“I never lost a fight. Intrepid LGBTQ activist Janice Allison has died in Charlotte

NEWTON, NC (The Charlotte Observer) – In her typically fearless and provocative way, Charlotte resident Janice Covington Allison once told a reporter, “I’ve never lost a fight.”

“And standing at 6ft 2in and wearing 4in heels is not trying to blend in,” she said.

When she made the remarks to a reporter from Charlotte Observer, Allison had just been escorted by police to the women’s toilet at the Charlotte-Mecklenburg Government Center in 2015.

Allison, a transgender woman, deliberately visited the washroom, amid a controversial Charlotte City Council debate over whether Charlotte should expand non-discrimination laws to include lesbians, gays, bisexuals and transgender people.

For Allison, the debate was real.

She had been a soldier, volunteer fire chief, owner of a construction company, and the first transgender woman elected to delegate to the Democratic National Convention.

She was not going to tolerate being excluded from the bathroom. On behalf of not only herself but other transgender people, she was taking yet another fairly public position.

Janice Covington Allison, 74, died in a Charlotte hospital on Friday after a long illness.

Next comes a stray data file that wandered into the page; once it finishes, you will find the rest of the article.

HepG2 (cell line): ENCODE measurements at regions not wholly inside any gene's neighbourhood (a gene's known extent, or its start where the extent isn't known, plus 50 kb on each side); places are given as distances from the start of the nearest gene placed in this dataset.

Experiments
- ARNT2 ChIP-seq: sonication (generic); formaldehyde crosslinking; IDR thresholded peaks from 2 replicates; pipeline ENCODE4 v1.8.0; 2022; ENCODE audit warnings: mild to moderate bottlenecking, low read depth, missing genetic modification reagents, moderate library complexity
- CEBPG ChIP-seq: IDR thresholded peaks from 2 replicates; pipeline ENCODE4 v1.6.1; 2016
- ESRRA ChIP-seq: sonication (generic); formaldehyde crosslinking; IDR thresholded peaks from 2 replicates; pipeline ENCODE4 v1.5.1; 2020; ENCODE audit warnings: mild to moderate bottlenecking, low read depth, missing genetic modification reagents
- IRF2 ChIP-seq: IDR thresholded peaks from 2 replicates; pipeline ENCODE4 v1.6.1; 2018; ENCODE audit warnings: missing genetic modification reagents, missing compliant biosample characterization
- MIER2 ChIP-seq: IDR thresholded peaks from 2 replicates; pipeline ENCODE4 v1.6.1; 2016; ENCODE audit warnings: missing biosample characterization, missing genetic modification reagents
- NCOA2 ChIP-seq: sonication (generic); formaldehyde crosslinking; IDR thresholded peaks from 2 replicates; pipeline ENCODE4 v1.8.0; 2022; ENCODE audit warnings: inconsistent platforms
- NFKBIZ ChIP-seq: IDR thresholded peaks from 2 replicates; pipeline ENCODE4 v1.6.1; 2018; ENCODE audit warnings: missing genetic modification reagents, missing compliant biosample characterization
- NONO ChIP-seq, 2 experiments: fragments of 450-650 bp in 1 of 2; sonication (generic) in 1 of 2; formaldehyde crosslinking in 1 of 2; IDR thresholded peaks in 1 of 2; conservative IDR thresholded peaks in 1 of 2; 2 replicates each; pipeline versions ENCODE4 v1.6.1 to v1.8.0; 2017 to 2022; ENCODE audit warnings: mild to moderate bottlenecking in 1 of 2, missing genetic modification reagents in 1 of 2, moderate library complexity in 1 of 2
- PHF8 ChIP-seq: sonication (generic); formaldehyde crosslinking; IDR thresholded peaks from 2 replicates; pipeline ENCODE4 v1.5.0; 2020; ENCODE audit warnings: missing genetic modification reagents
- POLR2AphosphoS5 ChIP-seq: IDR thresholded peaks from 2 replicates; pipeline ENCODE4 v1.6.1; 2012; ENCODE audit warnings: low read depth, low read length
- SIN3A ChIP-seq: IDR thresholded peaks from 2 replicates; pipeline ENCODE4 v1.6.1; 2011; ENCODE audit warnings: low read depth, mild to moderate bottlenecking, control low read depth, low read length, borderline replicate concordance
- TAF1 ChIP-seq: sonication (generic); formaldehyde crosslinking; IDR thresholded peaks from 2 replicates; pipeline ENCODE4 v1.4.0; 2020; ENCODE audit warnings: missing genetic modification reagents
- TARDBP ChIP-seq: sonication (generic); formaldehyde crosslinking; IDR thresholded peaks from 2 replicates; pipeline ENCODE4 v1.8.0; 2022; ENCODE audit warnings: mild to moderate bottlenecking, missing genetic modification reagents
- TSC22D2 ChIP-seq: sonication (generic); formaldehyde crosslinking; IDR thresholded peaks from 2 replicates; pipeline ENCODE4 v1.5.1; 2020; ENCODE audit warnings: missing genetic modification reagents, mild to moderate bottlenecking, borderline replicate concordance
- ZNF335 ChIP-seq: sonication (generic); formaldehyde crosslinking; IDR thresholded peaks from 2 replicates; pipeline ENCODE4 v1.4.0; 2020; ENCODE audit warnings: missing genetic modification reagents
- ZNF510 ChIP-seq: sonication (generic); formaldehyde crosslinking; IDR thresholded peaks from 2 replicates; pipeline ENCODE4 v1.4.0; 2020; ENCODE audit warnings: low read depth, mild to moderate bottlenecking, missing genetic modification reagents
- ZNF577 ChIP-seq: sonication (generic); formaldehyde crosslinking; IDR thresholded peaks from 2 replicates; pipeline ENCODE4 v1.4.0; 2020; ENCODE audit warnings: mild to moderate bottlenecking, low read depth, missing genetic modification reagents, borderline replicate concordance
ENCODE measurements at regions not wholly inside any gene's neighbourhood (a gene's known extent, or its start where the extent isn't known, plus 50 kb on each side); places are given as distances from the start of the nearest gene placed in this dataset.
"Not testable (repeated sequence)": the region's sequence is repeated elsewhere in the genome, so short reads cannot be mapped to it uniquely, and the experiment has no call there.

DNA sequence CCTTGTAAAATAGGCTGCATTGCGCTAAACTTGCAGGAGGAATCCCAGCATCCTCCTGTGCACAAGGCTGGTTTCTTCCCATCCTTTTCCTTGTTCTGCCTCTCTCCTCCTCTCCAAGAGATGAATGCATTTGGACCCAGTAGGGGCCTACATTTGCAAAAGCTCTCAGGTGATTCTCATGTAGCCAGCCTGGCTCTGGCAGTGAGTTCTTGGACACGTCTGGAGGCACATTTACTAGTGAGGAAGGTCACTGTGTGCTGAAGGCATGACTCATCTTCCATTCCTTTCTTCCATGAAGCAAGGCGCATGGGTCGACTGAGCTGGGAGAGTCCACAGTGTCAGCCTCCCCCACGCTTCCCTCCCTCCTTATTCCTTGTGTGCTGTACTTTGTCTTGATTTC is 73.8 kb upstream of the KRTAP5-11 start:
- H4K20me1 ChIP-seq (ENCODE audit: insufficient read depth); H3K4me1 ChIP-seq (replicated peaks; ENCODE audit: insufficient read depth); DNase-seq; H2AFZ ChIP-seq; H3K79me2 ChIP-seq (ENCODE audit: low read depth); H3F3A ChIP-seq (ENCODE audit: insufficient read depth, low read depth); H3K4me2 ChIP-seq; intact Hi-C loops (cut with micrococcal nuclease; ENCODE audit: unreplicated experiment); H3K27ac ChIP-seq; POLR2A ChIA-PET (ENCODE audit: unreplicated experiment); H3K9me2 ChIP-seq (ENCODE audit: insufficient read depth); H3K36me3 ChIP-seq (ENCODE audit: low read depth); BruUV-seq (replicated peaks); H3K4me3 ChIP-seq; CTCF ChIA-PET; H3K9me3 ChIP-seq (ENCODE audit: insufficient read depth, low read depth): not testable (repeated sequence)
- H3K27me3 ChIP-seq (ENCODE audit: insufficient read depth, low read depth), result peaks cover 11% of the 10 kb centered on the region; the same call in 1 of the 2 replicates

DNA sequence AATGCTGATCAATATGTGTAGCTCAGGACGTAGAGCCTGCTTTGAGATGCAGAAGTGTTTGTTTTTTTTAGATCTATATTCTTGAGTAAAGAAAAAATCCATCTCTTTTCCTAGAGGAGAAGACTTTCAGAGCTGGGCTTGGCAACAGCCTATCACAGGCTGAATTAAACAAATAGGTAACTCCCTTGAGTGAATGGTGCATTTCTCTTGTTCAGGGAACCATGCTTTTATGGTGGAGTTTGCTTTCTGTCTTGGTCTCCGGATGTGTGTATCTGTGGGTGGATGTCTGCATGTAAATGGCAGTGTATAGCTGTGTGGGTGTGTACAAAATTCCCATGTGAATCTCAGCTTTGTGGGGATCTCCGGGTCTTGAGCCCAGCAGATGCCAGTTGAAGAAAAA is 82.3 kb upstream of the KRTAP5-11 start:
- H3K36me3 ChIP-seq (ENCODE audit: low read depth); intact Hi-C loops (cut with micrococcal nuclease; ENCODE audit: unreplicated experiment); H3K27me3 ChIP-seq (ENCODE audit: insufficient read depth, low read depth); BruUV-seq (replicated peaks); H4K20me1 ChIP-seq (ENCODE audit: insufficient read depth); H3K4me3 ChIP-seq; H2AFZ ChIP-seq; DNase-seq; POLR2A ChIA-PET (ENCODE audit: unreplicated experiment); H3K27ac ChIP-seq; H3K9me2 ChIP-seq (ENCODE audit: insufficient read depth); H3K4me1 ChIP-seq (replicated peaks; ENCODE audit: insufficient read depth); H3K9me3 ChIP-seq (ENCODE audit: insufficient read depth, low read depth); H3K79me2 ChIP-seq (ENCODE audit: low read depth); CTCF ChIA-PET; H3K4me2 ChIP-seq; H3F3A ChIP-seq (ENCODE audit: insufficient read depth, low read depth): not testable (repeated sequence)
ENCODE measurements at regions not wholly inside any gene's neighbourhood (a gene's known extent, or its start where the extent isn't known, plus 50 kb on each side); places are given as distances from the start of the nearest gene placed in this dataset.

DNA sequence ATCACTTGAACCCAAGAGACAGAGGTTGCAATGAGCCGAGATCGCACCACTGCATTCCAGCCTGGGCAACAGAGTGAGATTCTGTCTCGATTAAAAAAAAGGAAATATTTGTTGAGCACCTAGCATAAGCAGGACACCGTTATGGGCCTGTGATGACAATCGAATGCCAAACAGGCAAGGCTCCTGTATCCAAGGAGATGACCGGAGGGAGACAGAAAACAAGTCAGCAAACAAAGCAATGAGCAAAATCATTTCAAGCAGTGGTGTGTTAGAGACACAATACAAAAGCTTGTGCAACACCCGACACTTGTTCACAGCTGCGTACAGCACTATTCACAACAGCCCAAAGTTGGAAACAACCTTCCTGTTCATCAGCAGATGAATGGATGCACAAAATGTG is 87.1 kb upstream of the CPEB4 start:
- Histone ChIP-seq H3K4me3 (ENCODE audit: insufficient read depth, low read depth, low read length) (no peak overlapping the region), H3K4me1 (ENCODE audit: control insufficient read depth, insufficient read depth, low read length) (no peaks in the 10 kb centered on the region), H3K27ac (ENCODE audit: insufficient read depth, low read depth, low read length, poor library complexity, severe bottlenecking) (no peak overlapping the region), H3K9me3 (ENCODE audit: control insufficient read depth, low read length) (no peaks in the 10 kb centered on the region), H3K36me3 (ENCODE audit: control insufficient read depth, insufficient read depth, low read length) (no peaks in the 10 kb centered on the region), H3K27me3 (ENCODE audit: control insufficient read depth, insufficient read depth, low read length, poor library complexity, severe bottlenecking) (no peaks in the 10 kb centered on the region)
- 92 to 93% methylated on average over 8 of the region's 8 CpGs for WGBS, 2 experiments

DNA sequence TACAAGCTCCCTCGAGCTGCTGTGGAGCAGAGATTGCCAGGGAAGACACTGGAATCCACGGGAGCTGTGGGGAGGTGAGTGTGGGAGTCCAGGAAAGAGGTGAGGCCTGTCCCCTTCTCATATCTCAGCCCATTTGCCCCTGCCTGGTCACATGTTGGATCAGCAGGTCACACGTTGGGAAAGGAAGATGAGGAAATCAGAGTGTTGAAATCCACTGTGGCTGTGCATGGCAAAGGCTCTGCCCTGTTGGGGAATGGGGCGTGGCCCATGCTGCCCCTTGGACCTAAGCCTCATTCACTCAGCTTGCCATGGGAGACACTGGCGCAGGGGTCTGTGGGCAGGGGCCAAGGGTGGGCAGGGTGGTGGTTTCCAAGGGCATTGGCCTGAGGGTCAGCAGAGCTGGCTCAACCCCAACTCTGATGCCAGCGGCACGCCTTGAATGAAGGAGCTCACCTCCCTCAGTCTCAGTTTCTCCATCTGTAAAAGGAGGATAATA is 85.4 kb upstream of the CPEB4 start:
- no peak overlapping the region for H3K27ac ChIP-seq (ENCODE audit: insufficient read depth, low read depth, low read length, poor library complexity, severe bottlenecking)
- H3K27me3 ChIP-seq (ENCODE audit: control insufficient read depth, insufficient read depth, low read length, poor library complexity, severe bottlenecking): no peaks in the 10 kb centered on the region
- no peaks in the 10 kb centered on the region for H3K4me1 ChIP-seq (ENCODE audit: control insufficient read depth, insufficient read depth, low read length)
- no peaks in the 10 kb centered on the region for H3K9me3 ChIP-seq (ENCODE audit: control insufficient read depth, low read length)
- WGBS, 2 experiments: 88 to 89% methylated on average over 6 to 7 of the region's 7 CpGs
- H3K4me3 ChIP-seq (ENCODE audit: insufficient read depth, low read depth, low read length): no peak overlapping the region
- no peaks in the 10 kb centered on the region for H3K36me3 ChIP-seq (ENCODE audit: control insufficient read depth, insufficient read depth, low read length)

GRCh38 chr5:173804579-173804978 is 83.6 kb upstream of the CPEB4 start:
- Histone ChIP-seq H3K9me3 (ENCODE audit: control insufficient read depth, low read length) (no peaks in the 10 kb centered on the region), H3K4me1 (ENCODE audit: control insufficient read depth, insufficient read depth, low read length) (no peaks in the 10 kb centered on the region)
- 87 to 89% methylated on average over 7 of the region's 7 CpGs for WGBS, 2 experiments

Allison was “a wonderful soul, who worked tirelessly for her country and her community,” her friend September McCrady from Statesville said on a Go Fund Me page she set up to raise money for Allison’s funeral expenses. .

McCrady confirmed Allison’s death in an update on the page.

PRAISE OF THE DEMOCRATIC PARTY NC

In a statement released Saturday, the North Carolina Democratic Party said Alison was “a fearless advocate for LGBTQ + and champion of the transgender community.”

“We must honor his legacy as we continue the fight for full equality and justice,” the statement said.

LGBTQ advocates compared her visit to the restroom to blacks who sat at all-white lunch counters in the 1960s. Opponents said she was a violator.

Allison?

She expected to anger both sides, including part of the lesbian and gay community who berated her on social media for doing “negative” publicity for their cause, the Observer reported to the time.